It isn’t necessary to be as rules-oriented as I am with dogs and some may find it a bit extreme, but I like to have many little scripts for longer activities, such as walks, that break the activity into small steps and mark how far along we are in the process and what will happen next. It helps the dogs to know what to do (even if they sometimes do the opposite!), and it helps me to control two dogs that are actually so strong that they can pull me over the ground ‘like a sled’ if they forget I am there.

Below is an example of a sequence of little scripts embedded in a daily routine; namely the morning run on a route via bush firetracks. It may be boring to read, but it is fun to do due to the dogs’ infectious enthusiasm for every step in the process.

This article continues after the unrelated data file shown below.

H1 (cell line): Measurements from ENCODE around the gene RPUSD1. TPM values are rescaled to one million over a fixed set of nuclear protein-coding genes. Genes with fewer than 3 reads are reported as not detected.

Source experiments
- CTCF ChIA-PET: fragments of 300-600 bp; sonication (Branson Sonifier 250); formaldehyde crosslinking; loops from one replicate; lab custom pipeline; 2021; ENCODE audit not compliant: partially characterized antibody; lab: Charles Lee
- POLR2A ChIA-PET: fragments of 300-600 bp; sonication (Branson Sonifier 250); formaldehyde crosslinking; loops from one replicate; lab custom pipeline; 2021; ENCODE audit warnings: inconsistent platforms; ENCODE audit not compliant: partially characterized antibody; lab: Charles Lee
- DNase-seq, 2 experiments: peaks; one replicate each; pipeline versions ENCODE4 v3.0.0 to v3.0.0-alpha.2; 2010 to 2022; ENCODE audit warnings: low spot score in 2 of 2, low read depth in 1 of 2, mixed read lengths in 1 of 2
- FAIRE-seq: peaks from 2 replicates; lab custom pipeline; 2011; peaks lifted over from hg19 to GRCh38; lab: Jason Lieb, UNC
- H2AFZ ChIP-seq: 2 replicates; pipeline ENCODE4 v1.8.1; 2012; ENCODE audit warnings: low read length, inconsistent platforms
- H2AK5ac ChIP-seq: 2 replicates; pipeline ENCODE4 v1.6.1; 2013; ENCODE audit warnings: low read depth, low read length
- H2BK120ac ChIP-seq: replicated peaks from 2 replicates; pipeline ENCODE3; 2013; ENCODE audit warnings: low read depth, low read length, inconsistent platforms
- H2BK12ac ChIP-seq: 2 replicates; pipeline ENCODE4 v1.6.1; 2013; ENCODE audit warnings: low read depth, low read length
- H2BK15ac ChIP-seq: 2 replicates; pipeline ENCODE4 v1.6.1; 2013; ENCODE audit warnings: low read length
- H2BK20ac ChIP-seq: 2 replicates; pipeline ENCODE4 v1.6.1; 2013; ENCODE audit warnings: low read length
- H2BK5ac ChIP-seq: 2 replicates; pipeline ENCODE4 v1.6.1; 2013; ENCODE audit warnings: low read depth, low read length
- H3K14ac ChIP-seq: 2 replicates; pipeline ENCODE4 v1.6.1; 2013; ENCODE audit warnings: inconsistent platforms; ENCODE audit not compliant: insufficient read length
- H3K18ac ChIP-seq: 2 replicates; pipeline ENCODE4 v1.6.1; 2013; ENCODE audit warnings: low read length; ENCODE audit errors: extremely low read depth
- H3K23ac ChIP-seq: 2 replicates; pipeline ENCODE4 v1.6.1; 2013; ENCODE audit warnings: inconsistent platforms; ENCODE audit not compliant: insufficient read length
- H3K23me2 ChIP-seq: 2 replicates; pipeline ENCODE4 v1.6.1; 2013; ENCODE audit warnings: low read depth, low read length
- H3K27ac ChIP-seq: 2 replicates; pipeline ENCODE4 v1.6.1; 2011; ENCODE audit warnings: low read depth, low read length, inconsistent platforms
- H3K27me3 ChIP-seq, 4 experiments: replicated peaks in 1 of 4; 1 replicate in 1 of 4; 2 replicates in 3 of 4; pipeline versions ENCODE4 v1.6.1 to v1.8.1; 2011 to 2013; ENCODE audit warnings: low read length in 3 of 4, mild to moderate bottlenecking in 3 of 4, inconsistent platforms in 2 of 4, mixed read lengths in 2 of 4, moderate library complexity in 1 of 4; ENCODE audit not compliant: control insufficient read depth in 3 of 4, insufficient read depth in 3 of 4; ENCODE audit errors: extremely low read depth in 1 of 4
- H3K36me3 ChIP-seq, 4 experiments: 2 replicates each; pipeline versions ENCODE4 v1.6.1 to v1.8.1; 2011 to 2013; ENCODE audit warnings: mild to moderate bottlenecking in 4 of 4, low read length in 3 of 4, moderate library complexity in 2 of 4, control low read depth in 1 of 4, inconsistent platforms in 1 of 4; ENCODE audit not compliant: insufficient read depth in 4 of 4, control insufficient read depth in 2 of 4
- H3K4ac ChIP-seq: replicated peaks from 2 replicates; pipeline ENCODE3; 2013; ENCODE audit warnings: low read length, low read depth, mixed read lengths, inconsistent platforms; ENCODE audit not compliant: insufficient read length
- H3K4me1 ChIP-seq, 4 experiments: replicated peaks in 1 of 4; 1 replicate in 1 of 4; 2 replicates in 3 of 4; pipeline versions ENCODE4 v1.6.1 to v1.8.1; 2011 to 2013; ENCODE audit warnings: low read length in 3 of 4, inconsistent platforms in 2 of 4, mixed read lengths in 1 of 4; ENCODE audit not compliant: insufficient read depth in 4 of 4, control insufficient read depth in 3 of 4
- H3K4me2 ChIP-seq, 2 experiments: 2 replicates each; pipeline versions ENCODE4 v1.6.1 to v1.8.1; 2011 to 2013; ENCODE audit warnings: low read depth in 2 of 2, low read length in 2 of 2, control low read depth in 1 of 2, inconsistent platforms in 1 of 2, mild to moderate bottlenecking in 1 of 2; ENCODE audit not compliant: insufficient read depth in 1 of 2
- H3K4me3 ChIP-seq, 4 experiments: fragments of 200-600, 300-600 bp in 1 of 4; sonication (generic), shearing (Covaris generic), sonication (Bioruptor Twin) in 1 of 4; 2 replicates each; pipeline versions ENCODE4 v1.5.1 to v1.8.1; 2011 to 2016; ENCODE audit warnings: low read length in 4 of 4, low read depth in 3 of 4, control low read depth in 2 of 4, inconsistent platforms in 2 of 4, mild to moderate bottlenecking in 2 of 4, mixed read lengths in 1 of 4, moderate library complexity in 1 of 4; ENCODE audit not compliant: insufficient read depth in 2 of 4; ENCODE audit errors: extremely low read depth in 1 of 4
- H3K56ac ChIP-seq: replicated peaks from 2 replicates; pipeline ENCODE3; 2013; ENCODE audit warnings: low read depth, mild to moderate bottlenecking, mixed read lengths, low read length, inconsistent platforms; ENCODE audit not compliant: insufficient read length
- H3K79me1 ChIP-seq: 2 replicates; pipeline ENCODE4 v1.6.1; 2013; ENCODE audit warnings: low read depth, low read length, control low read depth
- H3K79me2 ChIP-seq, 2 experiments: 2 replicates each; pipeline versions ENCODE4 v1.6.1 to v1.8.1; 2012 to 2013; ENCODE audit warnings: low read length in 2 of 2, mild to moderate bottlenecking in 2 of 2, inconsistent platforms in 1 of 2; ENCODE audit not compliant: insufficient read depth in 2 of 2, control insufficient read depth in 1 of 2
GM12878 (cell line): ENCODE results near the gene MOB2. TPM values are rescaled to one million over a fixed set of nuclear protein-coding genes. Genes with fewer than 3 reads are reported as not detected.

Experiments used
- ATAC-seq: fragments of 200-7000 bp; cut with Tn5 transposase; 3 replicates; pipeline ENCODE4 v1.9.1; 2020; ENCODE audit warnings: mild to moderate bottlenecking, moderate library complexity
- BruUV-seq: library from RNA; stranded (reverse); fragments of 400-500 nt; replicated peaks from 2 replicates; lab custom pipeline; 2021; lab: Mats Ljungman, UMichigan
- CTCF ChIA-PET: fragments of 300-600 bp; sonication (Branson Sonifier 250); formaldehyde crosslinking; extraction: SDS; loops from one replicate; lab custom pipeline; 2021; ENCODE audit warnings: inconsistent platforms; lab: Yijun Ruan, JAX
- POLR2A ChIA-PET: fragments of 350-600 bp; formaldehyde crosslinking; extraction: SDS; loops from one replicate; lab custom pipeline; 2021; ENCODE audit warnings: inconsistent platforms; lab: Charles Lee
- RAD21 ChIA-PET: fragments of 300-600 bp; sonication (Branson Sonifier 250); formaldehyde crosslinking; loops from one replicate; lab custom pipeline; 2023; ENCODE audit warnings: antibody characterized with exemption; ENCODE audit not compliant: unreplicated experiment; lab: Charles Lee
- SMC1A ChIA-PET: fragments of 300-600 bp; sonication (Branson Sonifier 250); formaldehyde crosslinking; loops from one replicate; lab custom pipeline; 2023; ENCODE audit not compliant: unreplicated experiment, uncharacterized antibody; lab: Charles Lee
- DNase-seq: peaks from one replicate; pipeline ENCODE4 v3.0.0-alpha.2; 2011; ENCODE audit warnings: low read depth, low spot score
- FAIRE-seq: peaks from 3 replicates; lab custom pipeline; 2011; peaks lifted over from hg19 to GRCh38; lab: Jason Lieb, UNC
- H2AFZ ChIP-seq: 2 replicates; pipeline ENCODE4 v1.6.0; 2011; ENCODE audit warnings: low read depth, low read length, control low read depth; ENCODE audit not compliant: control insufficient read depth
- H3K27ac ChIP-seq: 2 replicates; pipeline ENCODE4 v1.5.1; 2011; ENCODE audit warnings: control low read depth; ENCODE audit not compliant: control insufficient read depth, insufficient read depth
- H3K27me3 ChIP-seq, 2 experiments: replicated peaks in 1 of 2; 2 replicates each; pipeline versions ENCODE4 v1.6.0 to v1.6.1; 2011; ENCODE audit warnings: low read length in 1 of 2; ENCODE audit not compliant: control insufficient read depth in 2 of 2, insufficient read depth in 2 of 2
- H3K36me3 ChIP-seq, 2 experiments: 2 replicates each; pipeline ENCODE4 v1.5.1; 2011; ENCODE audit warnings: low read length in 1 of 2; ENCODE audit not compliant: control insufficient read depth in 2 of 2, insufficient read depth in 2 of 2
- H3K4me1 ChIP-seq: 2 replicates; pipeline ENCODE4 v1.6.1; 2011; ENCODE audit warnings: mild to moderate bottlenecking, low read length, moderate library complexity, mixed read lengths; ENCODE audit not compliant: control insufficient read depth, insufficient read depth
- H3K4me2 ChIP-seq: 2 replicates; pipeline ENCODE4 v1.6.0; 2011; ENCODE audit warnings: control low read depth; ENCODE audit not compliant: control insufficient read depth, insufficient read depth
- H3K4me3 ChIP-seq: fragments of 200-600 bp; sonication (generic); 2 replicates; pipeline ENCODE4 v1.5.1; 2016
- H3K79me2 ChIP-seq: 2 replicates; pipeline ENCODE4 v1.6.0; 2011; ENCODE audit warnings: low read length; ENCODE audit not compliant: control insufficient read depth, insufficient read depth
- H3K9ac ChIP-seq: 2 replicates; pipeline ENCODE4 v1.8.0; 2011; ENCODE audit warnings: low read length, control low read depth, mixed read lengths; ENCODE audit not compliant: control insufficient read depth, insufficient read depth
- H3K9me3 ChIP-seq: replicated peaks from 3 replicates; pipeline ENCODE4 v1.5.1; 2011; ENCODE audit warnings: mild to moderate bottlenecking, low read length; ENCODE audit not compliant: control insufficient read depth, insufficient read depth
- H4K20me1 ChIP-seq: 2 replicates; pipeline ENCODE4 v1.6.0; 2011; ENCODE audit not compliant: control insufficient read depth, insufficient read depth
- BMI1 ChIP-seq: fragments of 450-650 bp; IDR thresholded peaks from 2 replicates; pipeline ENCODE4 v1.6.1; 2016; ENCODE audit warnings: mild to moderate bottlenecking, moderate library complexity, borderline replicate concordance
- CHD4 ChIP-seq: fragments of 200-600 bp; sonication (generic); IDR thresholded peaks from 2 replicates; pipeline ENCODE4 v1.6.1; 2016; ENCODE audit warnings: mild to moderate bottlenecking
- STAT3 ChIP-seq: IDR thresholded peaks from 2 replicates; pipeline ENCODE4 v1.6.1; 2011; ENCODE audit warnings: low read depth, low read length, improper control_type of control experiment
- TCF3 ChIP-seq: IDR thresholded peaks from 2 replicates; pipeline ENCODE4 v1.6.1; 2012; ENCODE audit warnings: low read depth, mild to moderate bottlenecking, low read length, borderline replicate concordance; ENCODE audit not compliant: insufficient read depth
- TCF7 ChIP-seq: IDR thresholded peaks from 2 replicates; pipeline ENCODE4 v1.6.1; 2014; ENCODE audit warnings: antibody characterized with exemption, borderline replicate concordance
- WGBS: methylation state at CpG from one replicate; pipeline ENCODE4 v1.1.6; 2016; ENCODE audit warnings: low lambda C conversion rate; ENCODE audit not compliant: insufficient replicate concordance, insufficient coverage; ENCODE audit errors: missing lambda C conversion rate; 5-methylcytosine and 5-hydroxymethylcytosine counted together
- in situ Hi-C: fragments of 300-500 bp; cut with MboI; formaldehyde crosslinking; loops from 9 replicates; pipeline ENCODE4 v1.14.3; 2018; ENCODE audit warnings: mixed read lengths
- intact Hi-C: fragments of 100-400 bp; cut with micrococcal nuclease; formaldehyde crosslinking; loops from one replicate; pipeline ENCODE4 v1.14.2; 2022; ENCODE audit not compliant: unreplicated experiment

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The bush neighbourhood and the dog pound

The neighbourhood I currently drive in for the interviewer job is down a long no-through road that branches into a network of curvy, secluded no-through roads on the edge of bushland. The suburb is semi-rural with paddocks with grazing horses, cattle and sheep as well as stretches with bush and forest, and no street lights after a certain point. Evenings are dark and quiet apart from the sounds of birds and insects in the forest alongside the road, and the air smells dry and fore-sty.



When I drive out there after dark I actually keep my car doors locked*. I have a strong LED torch handy and have finally unpacked the pocket alarm I got from my employer to carry it with the work equipment. What do a female Scandinavian like me know about Australian stranger danger…  The bush is a deep unknown space where people can disappear without a trace**.

The houses sit on large blocks of land behind long driveways and large rugged front lawns; often fully fenced. It doesn’t look like a rich suburb despite the large properties; many houses look old and wooden with DIY extensions, and some have caravans and rusty cars huddling around them.

Neighbourhood assumptions